Civil War State Park Columbus-Belmont
This site was considered a critical strategic location for control of the Mississippi River during the Civil War, and the struggle to control the river led to the Battle of Belmont on November 7, 1861. Today, you can still see the massive chain and anchorused by the South to block passage of Union gunboats andthe earthen trenches dug to protect over 19,000 Confederate troops. The farmhouse that served as a Civil War hospital is now a museum. The primary attraction in the park continues to be Polk's giant chain, which is estimated to have been over a mile long before flooding and erosion destroyed part of it. With an anchor weighing between four and six tons and each chain link being eleven inches (279 mm) long, the Civilian Conservation Corps built a stone monument to hold the chain in 1934.
Backstory and Context
In 1861 Confederate General Leonidas Polk fortified the area by building a fort along a bluff along the "cutside" of the river at Columbus. The fort was christened Fort DeRussey and referred to by Polk as the "Gibraltar of the West." He equipped it with a massive chain that was stretched across the Mississippi to Belmont, Missouri, to block the passage of Union gunboats and supply vessels in the western theater of the war. The fort was also equipped also with 143 cannons. Columbus was the northernmost Confederate base along the Mississippi, protecting Memphis, Vicksburg and other key Southern holdings. As the northern terminus of the Mobile and Ohio Railroad, Columbus was logistically tied to Confederate supply lines.
Columbus-Belmont State Park is a 156-acre site that sits on bluffs overlooking the Mississippi River. The parks is located on the site was considered by both North and South to be strategically significant in gaining and keeping control of the Mississippi and of a Confederate fortification built during the Civil War.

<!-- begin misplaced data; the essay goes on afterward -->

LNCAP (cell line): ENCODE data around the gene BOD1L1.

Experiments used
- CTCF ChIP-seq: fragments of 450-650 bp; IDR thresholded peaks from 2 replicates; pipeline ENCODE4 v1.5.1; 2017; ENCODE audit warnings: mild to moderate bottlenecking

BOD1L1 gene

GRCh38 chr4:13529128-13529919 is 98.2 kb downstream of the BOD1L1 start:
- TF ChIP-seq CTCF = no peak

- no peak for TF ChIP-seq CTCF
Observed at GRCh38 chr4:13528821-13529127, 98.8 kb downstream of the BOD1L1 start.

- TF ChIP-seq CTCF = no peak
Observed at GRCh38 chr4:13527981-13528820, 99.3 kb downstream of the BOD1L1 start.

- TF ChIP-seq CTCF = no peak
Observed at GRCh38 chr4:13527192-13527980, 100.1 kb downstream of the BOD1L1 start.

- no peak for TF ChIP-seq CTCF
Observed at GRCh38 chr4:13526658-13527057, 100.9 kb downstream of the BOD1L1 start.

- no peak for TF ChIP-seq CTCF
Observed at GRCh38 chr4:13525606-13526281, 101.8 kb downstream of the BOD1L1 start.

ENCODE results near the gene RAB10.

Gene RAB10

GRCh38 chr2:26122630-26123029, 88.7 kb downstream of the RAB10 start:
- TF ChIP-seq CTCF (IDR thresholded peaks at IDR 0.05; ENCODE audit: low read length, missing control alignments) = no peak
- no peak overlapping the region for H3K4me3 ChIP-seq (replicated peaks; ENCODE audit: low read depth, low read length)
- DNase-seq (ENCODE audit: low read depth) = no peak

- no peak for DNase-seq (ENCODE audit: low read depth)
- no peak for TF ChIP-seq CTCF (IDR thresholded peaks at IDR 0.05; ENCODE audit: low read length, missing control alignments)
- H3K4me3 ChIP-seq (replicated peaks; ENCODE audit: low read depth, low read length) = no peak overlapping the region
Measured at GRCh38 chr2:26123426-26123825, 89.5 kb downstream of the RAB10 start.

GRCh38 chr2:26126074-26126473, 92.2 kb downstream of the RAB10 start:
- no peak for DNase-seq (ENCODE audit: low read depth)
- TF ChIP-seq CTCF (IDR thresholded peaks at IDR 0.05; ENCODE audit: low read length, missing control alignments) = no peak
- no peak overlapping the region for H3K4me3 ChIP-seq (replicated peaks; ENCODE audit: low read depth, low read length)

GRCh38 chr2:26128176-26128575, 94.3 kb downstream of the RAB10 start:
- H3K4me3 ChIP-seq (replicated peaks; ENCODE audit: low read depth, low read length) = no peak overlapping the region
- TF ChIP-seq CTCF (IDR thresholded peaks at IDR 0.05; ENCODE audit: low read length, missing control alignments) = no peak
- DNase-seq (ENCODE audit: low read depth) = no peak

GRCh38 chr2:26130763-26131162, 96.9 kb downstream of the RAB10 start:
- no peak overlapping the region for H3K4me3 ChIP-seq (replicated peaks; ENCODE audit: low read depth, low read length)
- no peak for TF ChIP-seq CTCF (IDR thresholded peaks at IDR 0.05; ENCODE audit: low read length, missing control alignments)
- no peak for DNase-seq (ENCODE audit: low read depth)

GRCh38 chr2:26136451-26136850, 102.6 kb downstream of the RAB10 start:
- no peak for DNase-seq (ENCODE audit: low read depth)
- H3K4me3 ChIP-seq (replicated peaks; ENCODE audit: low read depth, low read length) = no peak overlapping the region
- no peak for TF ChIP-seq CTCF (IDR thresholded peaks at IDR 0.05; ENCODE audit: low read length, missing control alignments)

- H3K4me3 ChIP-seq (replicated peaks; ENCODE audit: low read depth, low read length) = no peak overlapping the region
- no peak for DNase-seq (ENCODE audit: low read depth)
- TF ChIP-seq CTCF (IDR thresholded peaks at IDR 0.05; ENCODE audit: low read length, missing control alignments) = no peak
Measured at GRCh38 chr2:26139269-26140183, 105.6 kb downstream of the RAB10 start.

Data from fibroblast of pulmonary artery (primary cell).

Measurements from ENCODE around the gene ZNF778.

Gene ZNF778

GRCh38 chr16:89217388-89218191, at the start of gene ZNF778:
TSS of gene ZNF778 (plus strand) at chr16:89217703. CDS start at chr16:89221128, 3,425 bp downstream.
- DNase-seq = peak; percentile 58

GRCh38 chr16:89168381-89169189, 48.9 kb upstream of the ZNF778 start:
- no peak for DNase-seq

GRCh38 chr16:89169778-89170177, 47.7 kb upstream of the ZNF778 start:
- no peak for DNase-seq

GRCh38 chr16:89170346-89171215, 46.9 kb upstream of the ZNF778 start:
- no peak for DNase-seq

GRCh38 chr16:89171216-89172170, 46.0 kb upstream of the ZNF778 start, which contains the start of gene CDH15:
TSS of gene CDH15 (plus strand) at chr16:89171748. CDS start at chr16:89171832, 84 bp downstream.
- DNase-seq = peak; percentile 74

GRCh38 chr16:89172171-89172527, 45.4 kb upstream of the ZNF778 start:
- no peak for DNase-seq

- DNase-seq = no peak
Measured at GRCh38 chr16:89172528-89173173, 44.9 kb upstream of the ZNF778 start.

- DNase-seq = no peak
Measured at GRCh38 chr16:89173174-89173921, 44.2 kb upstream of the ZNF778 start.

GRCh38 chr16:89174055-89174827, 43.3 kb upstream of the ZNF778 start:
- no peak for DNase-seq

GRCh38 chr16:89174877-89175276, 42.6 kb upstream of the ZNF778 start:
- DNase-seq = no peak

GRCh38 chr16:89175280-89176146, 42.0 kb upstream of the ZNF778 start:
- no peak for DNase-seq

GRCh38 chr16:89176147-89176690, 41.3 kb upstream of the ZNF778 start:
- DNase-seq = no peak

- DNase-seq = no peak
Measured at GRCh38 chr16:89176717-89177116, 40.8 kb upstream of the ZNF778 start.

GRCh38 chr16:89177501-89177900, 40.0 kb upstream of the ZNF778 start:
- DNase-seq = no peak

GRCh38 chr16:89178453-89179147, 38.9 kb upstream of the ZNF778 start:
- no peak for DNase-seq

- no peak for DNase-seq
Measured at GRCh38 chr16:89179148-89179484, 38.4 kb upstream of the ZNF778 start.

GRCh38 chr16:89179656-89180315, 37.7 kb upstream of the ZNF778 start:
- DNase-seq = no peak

Some of the artillery and the six-ton anchor that held the great chain stretching across the river are on display in the park. In 1934 the Civilian Conservation Corps built a stone monument to hold the chain. The remains of "Lady Polk," a giant experimental cannon named for Polk's wife, can be seen. This 10 foot long gun could fire 10 feet (3.0 m) long and 15,000 pounds. However, two days after the Battle of Belmont it exploded when a round failed to escape and killed eighteen Confederate soldiers. The park hosts an annual Civil War Days reenactment that includes battle re-enactments, living history exhibits and military encampments in October. There is a 2.5-mile self-guided hiking trail in the Park. The park features seasonal facilities that include a Civil War Museum, a snack bar, gift shop, and miniature golf course. A river cliff campground is open year round utility hookups and grills. A central service building offers rest rooms, showers, and laundry facilities.